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Visitors will discover the unexpected gem of Trerice hidden behind typical North Cornwall lanes with high hedges covered in wild flowers.

The unpretentious gateway to Trerice leads into the walled garden where two granite Arundell lions guard the path - the first sign that this Elizabethan Manor was once owned by one of the greatest families in Cornwall.

The existing house was built by John Arundell around 1573, although the family had lived on the estate for centuries.

The Dutch-style scrolled gables were perhaps a reminder of his time spent serving Elizabeth I in the Low Countries. Sir John's father had been knighted at the Battle of Spurs and had served under Edward VI and Queen Mary.

Later, the fifth

©NTPL/Andreas Einsiedel
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Sir John Arundell was appointed Governor of Pendennis Castle, another local landmark, which came under siege of the Parliamentarians during the Civil War.

By 1802, Trerice had been sold to the Acland family of Killerton who rarely used it, resulting in it remaining largely unchanged until it was sold to Cornwall County Council in 1915.

The gardens and estate were eventually sold off as farms and the neglected house was finally purchased by The National Trust in 1953 for the sum of £14,000.

The north wing was deemed unsafe and had to be rebuilt in the 1950s, fortunately retaining the carved stonework. Those who want an added element of unexplained mystery may want to linger in this wing of the house, as many odd happenings have been reported.

Workmen recall a ghostly person frequently walking past them, accompanied by the sound of crinolines brushing the floor; staff and visitors regularly smell perfume in the empty rooms and a Grey Lady disappears down what was once a circular staircase, now a solid wall.

The weathered limestone house has a Great Hall lit by a two-storey high window to the left of the main entrance. It has an intricate lattice of mullions and transoms supporting the 576 panes of glass, many of which are the original glass which was made in

©NTPL/Andreas Einsiedel
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the 16th century.

The south facing drawing room was probably once a medieval solar and the barrel ceiling with its elaborate plasterwork and sculpted Elizabethan overmantel are fine examples of the surviving historic interior.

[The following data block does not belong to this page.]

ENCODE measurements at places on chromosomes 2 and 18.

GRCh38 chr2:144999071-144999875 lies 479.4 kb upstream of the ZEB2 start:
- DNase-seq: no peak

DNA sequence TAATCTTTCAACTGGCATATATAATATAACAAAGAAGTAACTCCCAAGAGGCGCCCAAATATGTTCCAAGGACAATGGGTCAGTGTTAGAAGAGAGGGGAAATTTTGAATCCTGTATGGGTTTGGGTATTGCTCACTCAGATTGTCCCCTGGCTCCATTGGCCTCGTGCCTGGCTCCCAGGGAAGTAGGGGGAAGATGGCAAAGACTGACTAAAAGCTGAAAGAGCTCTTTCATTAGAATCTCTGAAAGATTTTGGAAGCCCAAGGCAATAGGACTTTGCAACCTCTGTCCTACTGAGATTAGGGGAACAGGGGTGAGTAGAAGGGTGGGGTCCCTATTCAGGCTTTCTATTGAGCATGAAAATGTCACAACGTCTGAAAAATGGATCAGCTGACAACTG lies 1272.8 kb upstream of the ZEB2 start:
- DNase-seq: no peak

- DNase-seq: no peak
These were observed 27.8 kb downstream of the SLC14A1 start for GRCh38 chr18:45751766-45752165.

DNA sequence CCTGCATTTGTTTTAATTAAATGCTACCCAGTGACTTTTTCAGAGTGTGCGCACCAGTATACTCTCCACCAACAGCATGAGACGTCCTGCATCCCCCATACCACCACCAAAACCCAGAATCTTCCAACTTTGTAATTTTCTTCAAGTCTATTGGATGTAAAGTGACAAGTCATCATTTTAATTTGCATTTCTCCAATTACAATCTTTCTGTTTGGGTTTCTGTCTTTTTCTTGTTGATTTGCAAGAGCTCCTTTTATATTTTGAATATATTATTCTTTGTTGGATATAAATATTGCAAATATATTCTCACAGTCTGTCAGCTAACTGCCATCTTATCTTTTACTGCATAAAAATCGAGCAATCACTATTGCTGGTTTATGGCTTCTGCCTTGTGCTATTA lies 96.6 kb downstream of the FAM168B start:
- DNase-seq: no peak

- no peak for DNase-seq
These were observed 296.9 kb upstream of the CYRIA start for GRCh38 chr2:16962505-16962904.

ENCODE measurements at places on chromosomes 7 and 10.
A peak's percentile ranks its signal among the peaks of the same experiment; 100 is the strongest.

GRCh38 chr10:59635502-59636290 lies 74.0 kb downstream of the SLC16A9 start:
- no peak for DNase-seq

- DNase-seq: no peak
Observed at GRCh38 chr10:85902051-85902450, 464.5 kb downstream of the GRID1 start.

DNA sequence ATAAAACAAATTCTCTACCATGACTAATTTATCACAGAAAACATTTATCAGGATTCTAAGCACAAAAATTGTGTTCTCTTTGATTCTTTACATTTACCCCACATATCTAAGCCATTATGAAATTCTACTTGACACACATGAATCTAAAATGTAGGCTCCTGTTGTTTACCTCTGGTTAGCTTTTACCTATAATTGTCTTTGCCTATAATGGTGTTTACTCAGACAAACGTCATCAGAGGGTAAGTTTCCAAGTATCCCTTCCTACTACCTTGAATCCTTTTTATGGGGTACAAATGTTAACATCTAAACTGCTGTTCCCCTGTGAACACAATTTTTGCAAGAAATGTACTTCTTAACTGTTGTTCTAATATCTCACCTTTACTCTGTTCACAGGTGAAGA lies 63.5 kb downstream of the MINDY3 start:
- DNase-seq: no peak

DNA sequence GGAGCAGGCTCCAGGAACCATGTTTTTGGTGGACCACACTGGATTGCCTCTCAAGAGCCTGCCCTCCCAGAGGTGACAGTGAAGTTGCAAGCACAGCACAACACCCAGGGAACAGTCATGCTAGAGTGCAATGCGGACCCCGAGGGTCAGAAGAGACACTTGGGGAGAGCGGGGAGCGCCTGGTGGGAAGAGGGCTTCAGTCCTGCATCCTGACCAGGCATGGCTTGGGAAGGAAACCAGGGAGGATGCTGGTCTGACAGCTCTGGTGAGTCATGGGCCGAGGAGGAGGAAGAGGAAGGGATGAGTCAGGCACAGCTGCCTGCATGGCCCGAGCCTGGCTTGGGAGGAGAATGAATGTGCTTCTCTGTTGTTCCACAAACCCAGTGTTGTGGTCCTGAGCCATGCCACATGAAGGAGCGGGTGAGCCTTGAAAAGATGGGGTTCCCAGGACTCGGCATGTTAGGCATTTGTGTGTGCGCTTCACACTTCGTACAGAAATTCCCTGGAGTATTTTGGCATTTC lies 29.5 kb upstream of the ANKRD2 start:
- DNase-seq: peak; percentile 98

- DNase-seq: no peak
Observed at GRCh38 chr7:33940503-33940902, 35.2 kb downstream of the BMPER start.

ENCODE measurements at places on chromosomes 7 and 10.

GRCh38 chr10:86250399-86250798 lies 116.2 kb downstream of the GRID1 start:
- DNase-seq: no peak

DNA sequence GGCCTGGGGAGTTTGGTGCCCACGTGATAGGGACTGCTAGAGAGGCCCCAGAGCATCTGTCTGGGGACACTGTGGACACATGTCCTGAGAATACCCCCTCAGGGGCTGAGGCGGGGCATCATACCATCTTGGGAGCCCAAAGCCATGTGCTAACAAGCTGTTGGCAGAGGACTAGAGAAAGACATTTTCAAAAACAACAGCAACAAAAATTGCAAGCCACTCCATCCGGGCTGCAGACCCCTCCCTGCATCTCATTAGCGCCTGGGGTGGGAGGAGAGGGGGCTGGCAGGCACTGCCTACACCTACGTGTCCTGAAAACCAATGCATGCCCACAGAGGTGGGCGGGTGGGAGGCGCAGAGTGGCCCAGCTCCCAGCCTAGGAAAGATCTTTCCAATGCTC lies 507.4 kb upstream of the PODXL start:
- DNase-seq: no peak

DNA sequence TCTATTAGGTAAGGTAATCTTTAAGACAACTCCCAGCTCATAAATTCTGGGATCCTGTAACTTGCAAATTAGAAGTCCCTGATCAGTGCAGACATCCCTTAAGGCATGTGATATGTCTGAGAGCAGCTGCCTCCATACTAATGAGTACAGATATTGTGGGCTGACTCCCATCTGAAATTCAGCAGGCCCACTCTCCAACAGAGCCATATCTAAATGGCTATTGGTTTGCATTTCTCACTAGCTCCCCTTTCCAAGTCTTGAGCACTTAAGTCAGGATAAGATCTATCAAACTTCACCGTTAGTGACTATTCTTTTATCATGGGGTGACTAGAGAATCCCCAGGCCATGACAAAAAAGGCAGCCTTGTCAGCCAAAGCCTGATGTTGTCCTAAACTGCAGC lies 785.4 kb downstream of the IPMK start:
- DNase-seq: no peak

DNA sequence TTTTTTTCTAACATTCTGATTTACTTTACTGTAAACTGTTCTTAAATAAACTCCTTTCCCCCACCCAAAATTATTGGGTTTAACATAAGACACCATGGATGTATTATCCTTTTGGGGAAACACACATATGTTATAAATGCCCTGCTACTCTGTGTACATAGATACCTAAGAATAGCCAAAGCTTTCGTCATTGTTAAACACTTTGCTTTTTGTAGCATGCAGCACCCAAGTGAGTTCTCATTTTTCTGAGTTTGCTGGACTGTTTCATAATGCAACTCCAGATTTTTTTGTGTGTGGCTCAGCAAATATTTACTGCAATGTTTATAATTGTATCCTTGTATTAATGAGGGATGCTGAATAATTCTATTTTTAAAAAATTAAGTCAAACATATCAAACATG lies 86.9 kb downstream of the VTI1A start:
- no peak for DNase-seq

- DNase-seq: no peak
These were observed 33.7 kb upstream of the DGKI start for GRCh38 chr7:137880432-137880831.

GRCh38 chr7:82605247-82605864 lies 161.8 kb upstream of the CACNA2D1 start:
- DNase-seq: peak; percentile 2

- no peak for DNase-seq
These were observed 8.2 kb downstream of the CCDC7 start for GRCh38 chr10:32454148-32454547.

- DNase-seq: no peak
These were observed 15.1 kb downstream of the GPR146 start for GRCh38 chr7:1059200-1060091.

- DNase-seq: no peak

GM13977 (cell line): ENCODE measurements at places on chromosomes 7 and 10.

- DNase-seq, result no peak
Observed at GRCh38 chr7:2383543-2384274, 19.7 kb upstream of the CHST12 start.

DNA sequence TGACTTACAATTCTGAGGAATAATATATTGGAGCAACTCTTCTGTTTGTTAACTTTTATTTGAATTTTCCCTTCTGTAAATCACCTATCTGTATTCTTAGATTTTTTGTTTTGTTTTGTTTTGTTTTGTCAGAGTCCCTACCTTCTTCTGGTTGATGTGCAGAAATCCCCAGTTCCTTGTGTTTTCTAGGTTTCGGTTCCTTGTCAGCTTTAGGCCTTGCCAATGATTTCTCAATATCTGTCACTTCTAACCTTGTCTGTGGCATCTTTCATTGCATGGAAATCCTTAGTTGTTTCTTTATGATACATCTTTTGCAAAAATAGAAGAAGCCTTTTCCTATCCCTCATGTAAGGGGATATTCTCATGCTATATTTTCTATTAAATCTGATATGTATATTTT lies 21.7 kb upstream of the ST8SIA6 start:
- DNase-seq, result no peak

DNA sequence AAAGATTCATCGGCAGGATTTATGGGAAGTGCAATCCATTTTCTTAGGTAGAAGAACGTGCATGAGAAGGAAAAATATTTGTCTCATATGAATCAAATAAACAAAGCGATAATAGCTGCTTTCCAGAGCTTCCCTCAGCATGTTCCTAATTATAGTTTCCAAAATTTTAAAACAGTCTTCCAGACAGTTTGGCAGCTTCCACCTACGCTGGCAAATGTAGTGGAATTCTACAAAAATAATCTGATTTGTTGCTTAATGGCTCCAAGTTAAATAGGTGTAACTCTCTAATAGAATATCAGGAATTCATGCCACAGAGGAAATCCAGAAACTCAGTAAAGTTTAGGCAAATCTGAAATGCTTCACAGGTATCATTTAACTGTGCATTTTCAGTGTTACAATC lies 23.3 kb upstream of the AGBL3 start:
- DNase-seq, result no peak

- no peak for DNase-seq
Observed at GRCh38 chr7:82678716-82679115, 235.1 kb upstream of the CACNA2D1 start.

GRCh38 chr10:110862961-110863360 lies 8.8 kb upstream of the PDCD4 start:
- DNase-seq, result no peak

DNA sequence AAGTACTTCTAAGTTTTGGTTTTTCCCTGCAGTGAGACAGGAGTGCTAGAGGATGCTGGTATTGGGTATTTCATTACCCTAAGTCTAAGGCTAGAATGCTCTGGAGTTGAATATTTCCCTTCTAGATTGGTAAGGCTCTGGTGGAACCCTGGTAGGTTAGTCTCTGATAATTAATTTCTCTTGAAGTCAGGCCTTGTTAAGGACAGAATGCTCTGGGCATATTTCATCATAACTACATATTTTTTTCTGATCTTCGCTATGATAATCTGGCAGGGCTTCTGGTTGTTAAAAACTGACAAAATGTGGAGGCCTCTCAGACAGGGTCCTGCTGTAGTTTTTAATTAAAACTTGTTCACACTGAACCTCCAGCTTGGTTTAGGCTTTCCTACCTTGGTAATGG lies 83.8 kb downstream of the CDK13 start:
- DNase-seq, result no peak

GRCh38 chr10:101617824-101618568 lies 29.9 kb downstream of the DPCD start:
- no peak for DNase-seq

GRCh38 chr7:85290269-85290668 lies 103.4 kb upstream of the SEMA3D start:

Although the furniture is not the original family heirlooms, there are some pieces of armour, fine Chippendale chairs and oak furnishings typical of the era of Tudor Trerice.

Eighteenth century paintings by local artist John Opie, Stuart portraits and a fine court painting of Charles I are reminders of the family's loyalty to the Crown. These are complemented by a notable collection of antique clocks, glass and ceramics.

Across the cobbled yard are the stables and the magnificent 15th century stone barn, an unusual feature in Cornwall, which now houses an interesting lawn mower collection. Early mowers include some of the first designs after Mr Budding's initial invention in 1831.

The former bowling green where the Home Guard were drilled during World War II and the lawn planted with fruit trees in the 17th century fashion are all that remains of Trerice's former estate. The chapel has also long gone, marked by the field name of Chapel Close.

The Barn Kitchen and National Trust tea garden at Trerice allow visitors to enjoy the tranquility of this lovely property.

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Bus Services:
Western Greyhound 527 Newquay -St Austell , alight Kestle Mill, ¾ mile.

NCN32 View local cycle routes on the National Cycle Network website.

By Road:
3 miles south east of Newquay via A392 and A3058 signed from Quintrell Downs (turn right at Kestle Mill), or signed from A30 at Summercourt via A3058. Sat Nav: instructions via Kestle Mill A3058.

By Train:
Quintrell Downs, 1½ miles.

Ordnance Survey Reference:

Trerice Postcode for SatNav: TR8 4PG


+44 (0)1637 875 404
+44 (0)1637 879 300

Kestle Mill
near Newquay

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